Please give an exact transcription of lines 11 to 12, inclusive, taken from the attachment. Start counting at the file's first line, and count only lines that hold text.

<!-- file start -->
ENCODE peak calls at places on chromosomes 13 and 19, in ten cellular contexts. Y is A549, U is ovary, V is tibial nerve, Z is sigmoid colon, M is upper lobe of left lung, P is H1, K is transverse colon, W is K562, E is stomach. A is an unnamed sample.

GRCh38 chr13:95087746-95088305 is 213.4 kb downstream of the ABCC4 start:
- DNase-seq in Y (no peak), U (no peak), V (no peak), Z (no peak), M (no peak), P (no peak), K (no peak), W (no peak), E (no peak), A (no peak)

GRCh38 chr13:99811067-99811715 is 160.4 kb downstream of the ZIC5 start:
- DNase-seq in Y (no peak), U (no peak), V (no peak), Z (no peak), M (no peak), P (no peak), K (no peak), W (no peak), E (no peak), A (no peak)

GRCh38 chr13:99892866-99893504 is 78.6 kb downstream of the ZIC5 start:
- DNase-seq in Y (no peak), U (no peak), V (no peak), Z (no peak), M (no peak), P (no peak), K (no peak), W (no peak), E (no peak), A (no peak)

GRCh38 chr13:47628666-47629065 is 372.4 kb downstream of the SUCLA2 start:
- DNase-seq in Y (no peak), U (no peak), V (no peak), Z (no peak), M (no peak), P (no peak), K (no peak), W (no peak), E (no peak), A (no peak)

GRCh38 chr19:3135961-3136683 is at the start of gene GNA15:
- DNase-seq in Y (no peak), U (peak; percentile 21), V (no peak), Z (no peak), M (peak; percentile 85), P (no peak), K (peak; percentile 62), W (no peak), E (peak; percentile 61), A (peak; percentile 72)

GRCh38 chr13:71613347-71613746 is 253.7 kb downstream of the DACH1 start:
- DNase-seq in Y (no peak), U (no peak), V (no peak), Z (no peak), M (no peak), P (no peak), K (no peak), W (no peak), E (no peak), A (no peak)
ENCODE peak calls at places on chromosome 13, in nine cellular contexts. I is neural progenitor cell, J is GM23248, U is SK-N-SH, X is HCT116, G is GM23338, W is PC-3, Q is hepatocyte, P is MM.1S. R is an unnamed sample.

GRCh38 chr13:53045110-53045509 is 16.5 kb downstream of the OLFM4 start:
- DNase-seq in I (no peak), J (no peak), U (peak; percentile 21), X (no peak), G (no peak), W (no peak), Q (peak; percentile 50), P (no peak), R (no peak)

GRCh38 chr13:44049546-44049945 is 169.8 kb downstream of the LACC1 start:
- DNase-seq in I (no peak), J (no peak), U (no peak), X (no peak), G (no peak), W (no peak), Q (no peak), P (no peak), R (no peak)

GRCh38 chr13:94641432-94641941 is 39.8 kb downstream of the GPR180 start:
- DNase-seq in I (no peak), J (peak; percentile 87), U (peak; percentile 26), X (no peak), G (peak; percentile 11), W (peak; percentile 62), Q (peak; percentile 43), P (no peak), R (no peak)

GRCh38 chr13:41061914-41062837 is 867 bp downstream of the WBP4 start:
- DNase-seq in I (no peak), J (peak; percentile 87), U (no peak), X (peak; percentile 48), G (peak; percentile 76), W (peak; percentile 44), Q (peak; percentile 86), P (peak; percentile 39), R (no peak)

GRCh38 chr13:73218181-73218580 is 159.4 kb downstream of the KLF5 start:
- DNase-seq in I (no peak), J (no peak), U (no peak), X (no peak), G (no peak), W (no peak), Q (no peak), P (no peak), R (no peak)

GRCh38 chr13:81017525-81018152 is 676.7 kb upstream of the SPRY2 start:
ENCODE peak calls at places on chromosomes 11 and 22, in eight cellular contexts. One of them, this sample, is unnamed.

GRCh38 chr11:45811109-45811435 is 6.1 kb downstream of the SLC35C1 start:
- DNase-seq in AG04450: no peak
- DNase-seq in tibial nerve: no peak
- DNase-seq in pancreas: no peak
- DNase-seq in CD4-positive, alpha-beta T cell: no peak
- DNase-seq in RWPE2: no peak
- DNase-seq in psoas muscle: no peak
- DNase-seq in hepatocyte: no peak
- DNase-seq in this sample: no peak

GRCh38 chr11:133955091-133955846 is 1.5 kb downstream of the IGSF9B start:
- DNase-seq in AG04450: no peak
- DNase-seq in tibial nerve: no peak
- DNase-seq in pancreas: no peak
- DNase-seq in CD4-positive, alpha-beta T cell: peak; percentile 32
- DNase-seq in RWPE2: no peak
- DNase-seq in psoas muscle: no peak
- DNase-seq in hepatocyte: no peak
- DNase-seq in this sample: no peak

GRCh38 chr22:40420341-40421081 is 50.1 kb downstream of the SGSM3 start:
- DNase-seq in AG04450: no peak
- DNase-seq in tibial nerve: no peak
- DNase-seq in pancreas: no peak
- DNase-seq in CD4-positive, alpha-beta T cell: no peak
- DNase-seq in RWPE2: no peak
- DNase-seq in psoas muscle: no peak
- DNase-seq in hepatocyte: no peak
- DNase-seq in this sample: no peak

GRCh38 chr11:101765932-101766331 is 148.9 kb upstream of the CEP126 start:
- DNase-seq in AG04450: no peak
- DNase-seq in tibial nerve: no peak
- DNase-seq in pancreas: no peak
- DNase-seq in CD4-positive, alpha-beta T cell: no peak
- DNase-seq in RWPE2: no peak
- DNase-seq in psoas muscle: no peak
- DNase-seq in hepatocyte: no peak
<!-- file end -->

- DNase-seq in Y (no peak), U (peak; percentile 21), V (no peak), Z (no peak), M (peak; percentile 85), P (no peak), K (peak; percentile 62), W (no peak), E (peak; percentile 61), A (peak; percentile 72)

GRCh38 chr13:71613347-71613746 is 253.7 kb downstream of the DACH1 start: